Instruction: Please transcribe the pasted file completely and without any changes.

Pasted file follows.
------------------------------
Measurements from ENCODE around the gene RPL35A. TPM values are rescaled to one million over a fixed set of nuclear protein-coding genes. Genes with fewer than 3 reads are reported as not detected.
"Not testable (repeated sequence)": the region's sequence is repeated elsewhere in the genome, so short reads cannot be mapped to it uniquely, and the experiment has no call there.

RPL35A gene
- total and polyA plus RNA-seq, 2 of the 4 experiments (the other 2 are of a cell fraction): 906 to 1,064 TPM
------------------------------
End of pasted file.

Measurements from ENCODE around the gene RPL35A. TPM values are rescaled to one million over a fixed set of nuclear protein-coding genes. Genes with fewer than 3 reads are reported as not detected.
"Not testable (repeated sequence)": the region's sequence is repeated elsewhere in the genome, so short reads cannot be mapped to it uniquely, and the experiment has no call there.

RPL35A gene
- total and polyA plus RNA-seq, 2 of the 4 experiments (the other 2 are of a cell fraction): 906 to 1,064 TPM